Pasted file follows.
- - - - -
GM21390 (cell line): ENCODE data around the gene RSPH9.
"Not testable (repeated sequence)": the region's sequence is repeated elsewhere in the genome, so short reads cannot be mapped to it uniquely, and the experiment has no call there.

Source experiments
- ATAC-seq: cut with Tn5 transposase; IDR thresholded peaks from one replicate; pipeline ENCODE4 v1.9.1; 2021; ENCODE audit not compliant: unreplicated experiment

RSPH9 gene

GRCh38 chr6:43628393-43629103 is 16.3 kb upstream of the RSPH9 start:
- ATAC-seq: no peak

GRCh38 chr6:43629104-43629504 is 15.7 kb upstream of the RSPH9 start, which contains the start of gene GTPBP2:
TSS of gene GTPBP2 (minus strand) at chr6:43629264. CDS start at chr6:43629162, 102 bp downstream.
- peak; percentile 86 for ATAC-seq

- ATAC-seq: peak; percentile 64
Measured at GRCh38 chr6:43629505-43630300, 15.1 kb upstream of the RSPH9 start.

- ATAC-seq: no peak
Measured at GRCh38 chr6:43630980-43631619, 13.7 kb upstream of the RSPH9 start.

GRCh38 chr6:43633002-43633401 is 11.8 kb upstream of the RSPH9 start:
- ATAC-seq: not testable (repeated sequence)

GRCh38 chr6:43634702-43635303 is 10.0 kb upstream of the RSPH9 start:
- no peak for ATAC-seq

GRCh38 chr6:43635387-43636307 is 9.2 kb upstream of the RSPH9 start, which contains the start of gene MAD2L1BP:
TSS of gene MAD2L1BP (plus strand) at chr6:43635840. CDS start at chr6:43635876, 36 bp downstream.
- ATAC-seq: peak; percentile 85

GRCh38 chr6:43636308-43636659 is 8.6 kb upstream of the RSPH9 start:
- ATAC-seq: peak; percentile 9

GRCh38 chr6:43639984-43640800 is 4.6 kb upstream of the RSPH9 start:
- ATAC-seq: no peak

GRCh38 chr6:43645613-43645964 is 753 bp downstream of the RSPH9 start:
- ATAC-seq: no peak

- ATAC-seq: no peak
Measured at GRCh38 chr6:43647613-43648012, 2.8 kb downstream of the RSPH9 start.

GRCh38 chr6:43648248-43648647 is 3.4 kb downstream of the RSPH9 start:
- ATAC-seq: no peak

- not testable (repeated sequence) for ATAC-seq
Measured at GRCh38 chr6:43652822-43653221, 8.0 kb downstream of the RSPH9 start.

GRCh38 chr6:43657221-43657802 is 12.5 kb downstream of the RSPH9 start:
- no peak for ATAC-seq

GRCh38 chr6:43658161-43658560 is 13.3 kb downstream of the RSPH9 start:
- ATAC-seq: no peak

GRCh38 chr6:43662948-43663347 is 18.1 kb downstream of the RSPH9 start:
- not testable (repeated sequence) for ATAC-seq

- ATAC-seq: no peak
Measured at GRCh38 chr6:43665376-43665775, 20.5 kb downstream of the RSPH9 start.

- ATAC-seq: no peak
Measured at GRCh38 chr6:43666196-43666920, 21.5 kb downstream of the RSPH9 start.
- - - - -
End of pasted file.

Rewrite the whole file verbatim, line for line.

GM21390 (cell line): ENCODE data around the gene RSPH9.
"Not testable (repeated sequence)": the region's sequence is repeated elsewhere in the genome, so short reads cannot be mapped to it uniquely, and the experiment has no call there.

Source experiments
- ATAC-seq: cut with Tn5 transposase; IDR thresholded peaks from one replicate; pipeline ENCODE4 v1.9.1; 2021; ENCODE audit not compliant: unreplicated experiment

RSPH9 gene

GRCh38 chr6:43628393-43629103 is 16.3 kb upstream of the RSPH9 start:
- ATAC-seq: no peak

GRCh38 chr6:43629104-43629504 is 15.7 kb upstream of the RSPH9 start, which contains the start of gene GTPBP2:
TSS of gene GTPBP2 (minus strand) at chr6:43629264. CDS start at chr6:43629162, 102 bp downstream.
- peak; percentile 86 for ATAC-seq

- ATAC-seq: peak; percentile 64
Measured at GRCh38 chr6:43629505-43630300, 15.1 kb upstream of the RSPH9 start.

- ATAC-seq: no peak
Measured at GRCh38 chr6:43630980-43631619, 13.7 kb upstream of the RSPH9 start.

GRCh38 chr6:43633002-43633401 is 11.8 kb upstream of the RSPH9 start:
- ATAC-seq: not testable (repeated sequence)

GRCh38 chr6:43634702-43635303 is 10.0 kb upstream of the RSPH9 start:
- no peak for ATAC-seq

GRCh38 chr6:43635387-43636307 is 9.2 kb upstream of the RSPH9 start, which contains the start of gene MAD2L1BP:
TSS of gene MAD2L1BP (plus strand) at chr6:43635840. CDS start at chr6:43635876, 36 bp downstream.
- ATAC-seq: peak; percentile 85

GRCh38 chr6:43636308-43636659 is 8.6 kb upstream of the RSPH9 start:
- ATAC-seq: peak; percentile 9

GRCh38 chr6:43639984-43640800 is 4.6 kb upstream of the RSPH9 start:
- ATAC-seq: no peak

GRCh38 chr6:43645613-43645964 is 753 bp downstream of the RSPH9 start:
- ATAC-seq: no peak

- ATAC-seq: no peak
Measured at GRCh38 chr6:43647613-43648012, 2.8 kb downstream of the RSPH9 start.

GRCh38 chr6:43648248-43648647 is 3.4 kb downstream of the RSPH9 start:
- ATAC-seq: no peak

- not testable (repeated sequence) for ATAC-seq
Measured at GRCh38 chr6:43652822-43653221, 8.0 kb downstream of the RSPH9 start.

GRCh38 chr6:43657221-43657802 is 12.5 kb downstream of the RSPH9 start:
- no peak for ATAC-seq

GRCh38 chr6:43658161-43658560 is 13.3 kb downstream of the RSPH9 start:
- ATAC-seq: no peak

GRCh38 chr6:43662948-43663347 is 18.1 kb downstream of the RSPH9 start:
- not testable (repeated sequence) for ATAC-seq

- ATAC-seq: no peak
Measured at GRCh38 chr6:43665376-43665775, 20.5 kb downstream of the RSPH9 start.

- ATAC-seq: no peak
Measured at GRCh38 chr6:43666196-43666920, 21.5 kb downstream of the RSPH9 start.